Cheaper than Water
The claim that beer is being sold cheaper than water is grossly dishonest
THE ANTI-DRINK lobby and the likes of the “Daily Mail” have often been heard to claim that supermarkets are irresponsibly “selling beer cheaper than water”. But, when you look into this, it is highly misleading, because they are not remotely comparing like with like.
In Tesco, you can buy four cans of “value lager” for 92p, or 52p per litre. But this only has a strength of 2% ABV, which would have made it legal under US Prohibition. Given the sheer amount of liquid you would need to consume, it would be well-nigh physically impossible to get in any sense drunk on the stuff. Indeed, it baffles me why anyone would want to buy it. They are then comparing this with the price of premium branded bottled waters – the most expensive multipack I found was Highland Spring at 76p a litre. Again I can’t understand why anyone would spend so much on water, but if people do that’s their choice.
A far more honest comparison would be with the supermarkets’ “value” bottled water. When I recently checked on Tesco’s shelves, their still water was 13p for a two-litre bottle, and the fizzy water a mere 10p, or only a tenth of the price per litre of the lager. Even the more reasonably priced branded waters are far cheaper than the lager, and Tesco’s standard own-brand lager would be considerably dearer than any water. Yes, it may be true that the very cheapest and weakest lager is a bit cheaper than an expensive designer water, but as a general statement the claim that beer is being sold cheaper than water just does not stand up. You can no doubt buy an expensive racing bike for more than the cost of an old banger, but that does not mean in any meaningful sense that cars are cheaper than bicycles.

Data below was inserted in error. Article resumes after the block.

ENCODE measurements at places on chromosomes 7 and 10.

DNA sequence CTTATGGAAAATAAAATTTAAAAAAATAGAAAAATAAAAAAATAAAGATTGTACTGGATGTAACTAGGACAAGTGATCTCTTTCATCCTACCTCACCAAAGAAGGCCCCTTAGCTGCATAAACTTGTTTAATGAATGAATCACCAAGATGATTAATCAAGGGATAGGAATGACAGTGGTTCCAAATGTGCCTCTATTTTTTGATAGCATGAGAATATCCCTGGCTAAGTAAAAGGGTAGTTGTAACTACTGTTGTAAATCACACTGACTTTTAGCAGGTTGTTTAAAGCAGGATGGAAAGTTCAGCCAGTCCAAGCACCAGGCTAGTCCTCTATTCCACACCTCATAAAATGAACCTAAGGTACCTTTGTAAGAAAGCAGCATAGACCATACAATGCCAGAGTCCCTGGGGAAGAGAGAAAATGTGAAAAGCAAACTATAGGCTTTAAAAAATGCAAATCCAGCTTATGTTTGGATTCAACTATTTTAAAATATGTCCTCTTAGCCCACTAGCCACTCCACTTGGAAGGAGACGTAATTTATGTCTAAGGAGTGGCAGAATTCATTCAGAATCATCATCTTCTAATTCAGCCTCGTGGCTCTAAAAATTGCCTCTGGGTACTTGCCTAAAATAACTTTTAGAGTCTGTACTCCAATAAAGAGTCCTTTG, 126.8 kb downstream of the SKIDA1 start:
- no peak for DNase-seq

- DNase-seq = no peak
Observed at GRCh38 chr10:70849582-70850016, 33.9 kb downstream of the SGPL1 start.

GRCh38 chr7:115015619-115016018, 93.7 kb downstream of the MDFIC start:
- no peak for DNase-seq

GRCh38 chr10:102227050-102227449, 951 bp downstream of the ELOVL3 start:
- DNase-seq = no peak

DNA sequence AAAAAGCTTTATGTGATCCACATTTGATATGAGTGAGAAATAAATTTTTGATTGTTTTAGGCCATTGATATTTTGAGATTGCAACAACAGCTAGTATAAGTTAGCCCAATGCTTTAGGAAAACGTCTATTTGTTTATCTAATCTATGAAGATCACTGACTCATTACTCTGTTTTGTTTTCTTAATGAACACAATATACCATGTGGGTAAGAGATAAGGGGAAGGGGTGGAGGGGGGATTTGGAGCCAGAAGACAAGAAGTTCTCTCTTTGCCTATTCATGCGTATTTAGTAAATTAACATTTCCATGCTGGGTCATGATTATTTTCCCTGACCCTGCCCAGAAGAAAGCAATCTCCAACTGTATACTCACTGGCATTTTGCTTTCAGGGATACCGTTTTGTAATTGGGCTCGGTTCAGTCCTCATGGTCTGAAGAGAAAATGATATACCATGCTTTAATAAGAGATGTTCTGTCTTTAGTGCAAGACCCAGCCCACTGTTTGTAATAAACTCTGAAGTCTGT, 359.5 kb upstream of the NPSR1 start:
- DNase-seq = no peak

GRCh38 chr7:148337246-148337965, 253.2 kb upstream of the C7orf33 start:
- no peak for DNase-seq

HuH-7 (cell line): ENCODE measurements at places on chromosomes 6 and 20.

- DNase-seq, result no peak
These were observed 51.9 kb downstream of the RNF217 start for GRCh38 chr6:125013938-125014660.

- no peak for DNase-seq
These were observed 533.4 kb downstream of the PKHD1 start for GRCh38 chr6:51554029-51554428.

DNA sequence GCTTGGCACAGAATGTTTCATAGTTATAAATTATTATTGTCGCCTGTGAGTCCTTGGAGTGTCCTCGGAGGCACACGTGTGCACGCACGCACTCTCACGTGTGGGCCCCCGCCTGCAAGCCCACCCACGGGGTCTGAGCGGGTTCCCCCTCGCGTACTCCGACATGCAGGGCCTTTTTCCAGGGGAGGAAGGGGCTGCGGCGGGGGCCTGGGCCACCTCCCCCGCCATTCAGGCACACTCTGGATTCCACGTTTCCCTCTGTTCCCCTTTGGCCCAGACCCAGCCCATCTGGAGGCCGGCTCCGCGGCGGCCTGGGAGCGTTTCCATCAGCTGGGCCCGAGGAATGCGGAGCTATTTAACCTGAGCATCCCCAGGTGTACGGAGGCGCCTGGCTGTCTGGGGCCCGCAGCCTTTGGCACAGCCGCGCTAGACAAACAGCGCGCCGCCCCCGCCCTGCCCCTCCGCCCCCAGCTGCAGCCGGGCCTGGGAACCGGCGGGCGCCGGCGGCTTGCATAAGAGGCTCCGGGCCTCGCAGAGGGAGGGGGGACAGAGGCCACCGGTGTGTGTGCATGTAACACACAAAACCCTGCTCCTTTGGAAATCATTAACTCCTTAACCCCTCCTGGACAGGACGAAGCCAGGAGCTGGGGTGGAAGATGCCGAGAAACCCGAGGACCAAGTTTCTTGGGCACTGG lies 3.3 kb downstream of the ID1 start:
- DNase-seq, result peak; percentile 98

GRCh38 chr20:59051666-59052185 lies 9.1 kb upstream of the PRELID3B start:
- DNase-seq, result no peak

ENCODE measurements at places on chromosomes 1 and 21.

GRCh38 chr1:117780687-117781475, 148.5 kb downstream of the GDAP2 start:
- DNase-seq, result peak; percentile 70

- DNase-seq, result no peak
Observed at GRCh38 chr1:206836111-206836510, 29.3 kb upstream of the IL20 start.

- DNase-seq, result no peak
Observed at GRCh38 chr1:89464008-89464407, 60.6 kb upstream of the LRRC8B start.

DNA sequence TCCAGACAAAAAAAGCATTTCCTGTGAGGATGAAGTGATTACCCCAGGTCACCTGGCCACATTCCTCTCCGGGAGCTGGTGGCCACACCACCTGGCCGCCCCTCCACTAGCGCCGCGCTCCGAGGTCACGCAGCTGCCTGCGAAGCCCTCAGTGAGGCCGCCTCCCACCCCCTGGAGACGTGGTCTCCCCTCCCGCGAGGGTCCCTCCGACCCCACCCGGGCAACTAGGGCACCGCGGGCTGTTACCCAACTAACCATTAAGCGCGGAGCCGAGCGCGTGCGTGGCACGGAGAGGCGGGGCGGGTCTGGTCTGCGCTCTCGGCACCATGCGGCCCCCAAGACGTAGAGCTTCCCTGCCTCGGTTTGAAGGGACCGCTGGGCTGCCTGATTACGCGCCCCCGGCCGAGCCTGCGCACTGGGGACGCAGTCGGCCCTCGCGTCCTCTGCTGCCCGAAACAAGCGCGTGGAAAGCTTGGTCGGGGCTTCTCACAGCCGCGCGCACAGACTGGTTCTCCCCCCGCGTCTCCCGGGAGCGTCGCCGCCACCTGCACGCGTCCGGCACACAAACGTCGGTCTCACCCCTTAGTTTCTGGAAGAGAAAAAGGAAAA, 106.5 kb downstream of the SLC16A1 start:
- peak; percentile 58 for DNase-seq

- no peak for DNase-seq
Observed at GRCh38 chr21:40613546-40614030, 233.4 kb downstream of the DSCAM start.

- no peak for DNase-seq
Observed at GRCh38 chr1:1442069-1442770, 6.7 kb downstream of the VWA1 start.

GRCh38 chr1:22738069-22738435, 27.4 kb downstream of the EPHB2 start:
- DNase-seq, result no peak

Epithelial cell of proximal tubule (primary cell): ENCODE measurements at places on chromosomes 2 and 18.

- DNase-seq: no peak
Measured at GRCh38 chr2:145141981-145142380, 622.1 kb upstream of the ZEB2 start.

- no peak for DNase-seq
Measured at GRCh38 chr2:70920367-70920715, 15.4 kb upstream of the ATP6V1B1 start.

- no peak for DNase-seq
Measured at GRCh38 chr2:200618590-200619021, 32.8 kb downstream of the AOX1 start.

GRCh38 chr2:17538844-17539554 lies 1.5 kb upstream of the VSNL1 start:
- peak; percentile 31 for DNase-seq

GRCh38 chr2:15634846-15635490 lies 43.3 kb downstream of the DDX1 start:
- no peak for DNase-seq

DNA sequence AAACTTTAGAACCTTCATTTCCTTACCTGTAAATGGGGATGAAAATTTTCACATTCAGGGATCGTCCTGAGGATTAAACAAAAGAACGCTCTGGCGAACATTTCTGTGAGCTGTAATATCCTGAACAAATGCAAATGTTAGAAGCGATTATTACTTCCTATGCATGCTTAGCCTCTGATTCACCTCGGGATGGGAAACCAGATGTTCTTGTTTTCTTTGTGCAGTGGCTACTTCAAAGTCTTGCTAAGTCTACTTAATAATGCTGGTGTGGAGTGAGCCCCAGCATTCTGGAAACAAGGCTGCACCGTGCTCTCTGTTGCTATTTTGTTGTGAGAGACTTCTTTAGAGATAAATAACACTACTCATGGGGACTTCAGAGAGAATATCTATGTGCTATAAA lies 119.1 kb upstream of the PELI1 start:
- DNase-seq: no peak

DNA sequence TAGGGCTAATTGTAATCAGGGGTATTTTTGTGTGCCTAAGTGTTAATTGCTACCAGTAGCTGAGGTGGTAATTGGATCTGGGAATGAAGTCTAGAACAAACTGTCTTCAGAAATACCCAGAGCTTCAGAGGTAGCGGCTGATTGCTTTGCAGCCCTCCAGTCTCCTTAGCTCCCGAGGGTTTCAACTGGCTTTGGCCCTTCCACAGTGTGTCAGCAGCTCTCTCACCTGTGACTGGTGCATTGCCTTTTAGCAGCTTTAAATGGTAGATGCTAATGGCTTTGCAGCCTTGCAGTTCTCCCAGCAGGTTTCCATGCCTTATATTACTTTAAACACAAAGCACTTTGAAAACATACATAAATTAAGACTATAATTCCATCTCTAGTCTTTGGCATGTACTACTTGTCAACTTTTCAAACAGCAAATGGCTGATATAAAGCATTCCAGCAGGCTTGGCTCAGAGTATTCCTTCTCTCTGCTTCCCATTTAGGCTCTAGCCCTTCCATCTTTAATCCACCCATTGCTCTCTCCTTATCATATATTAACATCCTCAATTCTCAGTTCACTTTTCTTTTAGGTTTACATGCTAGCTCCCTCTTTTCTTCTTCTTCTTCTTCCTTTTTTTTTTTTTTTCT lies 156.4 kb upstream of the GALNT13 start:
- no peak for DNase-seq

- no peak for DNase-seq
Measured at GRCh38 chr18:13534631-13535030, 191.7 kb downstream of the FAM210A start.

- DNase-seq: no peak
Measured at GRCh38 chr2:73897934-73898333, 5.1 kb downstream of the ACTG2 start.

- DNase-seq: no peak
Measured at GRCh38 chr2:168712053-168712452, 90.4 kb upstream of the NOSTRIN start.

This claim is not far short of an outright lie, and is typical of the dishonest tactics used by the anti-drink lobby. It is on a par with their constant references to “24-hour drinking” when in fact the number of pubs open for the serving of alcohol 24 hours a day can be counted on the fingers of one hand. Given this, it is regrettable that it has been taken up by some people seeking to champion pubs, who really should know better.
Because Nanny Says So
Made-up targets do the cause of health promotion no good
A WHILE BACK I highlighted how the official guidelines on safe drinking levels had been plucked out of thin air with no scientific basis. Now it seems as though the message of eating “five-a-day” portions of fruit and vegetables falls into the same category. A massive study covering over 500,000 people has shown that the reduction in cancer risk is a mere 2.5%, which falls well short of being statistically significant. And apparently the figure was dreamed up in California in 1988 for no better reason than it was double the average consumption of fruit and vegetables.
Now, obviously in a broad sense eating fruit and vegetables is going to do you good, so it’s easy to say that even an unscientific target can’t do any harm. However, if taken too seriously, it can lead to the inappropriate targeting of resources on people who are only falling a bit short of the target, and can be harmful if applied strictly to children who need plenty of protein and calcium to help them grow. Also, it is likely to undermine the credibility of all health messages, however sound the scientific backing. When you were a small child, if you were told not to do something, but given no better reason than “because mummy says so”, you would never have found it very convincing.
If we are to be given official health advice, it must be based on good scientific evidence and treat us as responsible adults, not naughty children.